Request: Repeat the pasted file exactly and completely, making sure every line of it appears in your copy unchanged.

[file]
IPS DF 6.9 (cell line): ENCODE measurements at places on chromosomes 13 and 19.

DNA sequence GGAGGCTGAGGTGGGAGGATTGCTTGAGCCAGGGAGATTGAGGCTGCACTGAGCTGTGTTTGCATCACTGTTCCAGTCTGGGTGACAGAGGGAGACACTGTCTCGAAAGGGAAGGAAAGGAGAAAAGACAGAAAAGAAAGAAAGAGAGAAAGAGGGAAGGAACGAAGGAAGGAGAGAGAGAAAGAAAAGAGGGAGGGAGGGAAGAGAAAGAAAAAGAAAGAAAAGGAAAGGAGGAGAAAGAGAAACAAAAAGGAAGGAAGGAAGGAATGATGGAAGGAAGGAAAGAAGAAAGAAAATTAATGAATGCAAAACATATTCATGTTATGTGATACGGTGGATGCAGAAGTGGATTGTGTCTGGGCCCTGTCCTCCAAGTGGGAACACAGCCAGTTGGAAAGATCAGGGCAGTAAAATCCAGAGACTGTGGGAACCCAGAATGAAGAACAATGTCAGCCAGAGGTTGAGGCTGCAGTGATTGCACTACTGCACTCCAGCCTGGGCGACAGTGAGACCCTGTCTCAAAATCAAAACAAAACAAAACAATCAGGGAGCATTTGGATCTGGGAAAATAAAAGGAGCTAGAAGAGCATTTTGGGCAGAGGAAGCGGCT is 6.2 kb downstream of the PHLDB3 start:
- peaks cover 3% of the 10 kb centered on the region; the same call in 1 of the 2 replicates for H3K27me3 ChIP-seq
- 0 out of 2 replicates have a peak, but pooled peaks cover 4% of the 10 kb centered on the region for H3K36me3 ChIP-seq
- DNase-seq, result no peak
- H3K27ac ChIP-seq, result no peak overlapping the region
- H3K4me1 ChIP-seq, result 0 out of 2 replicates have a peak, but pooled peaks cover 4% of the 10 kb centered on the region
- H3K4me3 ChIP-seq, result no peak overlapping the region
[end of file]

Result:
IPS DF 6.9 (cell line): ENCODE measurements at places on chromosomes 13 and 19.

DNA sequence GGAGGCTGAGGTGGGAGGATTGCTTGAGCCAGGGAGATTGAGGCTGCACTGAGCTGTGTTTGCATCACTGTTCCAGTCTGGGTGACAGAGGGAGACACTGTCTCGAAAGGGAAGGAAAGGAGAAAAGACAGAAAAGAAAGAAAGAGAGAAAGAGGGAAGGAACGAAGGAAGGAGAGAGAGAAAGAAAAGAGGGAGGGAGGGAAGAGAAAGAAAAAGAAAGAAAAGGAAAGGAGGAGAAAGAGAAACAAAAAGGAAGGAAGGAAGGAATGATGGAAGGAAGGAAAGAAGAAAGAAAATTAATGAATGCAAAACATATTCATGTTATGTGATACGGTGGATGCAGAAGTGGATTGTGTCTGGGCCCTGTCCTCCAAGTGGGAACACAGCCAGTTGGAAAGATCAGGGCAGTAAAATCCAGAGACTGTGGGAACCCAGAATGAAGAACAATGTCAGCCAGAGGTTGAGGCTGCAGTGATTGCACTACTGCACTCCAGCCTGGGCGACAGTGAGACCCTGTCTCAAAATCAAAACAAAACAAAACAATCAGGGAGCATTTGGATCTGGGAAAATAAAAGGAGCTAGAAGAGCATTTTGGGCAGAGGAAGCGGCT is 6.2 kb downstream of the PHLDB3 start:
- peaks cover 3% of the 10 kb centered on the region; the same call in 1 of the 2 replicates for H3K27me3 ChIP-seq
- 0 out of 2 replicates have a peak, but pooled peaks cover 4% of the 10 kb centered on the region for H3K36me3 ChIP-seq
- DNase-seq, result no peak
- H3K27ac ChIP-seq, result no peak overlapping the region
- H3K4me1 ChIP-seq, result 0 out of 2 replicates have a peak, but pooled peaks cover 4% of the 10 kb centered on the region
- H3K4me3 ChIP-seq, result no peak overlapping the region